We are all in this Together

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Jaylynn Byassee, describes her congregation’s journey from “helping the poor” to pursuing friendship with the poor
Thursday, December 9, 2010

ByasseeJaylynn Byassee is redefining her role as Minister of Adult Discipleship and Witness at her church.

Byassee said that when she began working at Duke Memorial United Methodist Church this summer, she believed a big part of her role was to help her congregants engage in the Durham community and to “figure out what we can do for the homeless and for the poor.”

But after thinking through the talks she heard at Reconcilers Weekend at Duke Divinity School, Byassee said she has redefined her ministerial role.

“I realize that my first and primary role for the church is to figure how we can know the poor,” she said. “Once we learn how to do that, and do that in a different and mutual friendship…then we can also figure out how we can learn from each other…It’s not so much what we are doing. It’s being in friendship with them and knowing them. That’s a challenge for folks who aren’t used to that, but it’s also a calling.”

 Byassee said her church and her congregants work hard to invest in ministries in the community. The church is in a prime location to serve, located on a busy main road near downtown Durham.  But something still is missing, she said.

“I still feel like there’s a gap. And I still feel like there’s a desire…And so in a way, even though we are doing a lot in our outreach, it also feels like we're at a crossroads of new beginnings, as the church begins to learn and discover ways for more people to have an opportunity to serve and grow. We are ready to rethink our mission and figure out how to do it differently,” she said. “I feel like I am missing out on part of Christ’s friendship by not knowing the poor. It’s important for me as a leader in the church to help people know that Christ has much to share with us when we are friends with the poor.”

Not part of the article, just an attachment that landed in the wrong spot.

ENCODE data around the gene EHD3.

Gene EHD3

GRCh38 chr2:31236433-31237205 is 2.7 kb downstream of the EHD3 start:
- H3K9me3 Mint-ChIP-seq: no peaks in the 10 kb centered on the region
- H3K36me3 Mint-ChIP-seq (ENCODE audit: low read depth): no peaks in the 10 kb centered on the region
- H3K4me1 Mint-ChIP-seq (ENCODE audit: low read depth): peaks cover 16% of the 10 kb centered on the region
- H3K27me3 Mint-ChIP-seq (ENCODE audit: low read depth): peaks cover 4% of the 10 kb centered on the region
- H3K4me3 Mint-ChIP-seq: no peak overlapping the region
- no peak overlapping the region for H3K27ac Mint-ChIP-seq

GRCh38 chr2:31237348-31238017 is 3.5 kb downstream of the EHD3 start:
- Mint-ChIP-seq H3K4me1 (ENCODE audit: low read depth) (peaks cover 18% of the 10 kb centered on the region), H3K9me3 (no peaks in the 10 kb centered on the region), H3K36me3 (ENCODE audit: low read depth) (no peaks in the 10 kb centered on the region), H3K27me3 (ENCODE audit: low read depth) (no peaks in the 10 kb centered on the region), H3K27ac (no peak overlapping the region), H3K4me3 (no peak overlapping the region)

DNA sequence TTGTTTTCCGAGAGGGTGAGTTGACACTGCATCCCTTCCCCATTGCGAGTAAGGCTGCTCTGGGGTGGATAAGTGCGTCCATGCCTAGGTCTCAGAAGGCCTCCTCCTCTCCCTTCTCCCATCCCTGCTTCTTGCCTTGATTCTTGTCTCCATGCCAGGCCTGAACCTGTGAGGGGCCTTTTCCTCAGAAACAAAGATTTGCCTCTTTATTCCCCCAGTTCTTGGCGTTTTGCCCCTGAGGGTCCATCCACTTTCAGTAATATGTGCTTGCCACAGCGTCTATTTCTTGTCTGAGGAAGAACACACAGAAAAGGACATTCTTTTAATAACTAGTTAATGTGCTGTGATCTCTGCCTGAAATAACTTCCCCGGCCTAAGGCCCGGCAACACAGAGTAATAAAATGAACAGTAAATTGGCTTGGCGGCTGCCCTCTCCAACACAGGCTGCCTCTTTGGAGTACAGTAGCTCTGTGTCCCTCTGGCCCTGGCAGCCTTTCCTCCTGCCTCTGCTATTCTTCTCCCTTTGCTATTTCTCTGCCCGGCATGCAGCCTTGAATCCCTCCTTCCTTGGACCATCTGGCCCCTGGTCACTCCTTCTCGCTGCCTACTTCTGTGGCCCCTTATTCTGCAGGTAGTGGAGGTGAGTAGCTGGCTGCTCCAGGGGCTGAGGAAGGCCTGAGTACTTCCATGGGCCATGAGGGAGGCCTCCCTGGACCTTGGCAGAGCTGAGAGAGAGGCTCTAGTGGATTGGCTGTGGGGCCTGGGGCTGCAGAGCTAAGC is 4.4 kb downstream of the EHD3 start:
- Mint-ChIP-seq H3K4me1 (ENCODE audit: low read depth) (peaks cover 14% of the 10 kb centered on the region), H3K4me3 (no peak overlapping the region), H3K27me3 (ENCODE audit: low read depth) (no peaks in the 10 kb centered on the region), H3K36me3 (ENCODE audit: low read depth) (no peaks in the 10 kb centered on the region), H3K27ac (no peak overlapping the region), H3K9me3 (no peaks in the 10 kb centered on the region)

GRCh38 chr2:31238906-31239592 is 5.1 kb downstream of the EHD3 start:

Building authentic friendships within the Durham community can be challenging, especially in light of the visible divides, Byassee said.

“We’ve got this wild dynamic of Duke Divinity School and Duke University being in the center of Durham. And the big joke is, you can’t get anywhere in Durham without hitting Duke. You can’t get past it.  It’s part of Durham, and it’s part of this community,” she said. “But at the same time we have our friends on the margins that are our neighbors…and I do think there are some struggles and some barriers there.”

Byassee would like to see those barriers broken down, and she wants to lead the congregants at Duke Memorial United Methodist in exploring what it means to embrace a spirit of mutuality in all interactions with people they meet.

Byassee envisions a church community filled with neighbors who are diverse and treasured, who share the sacraments together, who wash one another’s feet. She envisions a community that instead of splitting into us vs. them, instead cries out, “We are all in this together.”

“I think that’s the biggest vision,” she said. “That we would be walking together.”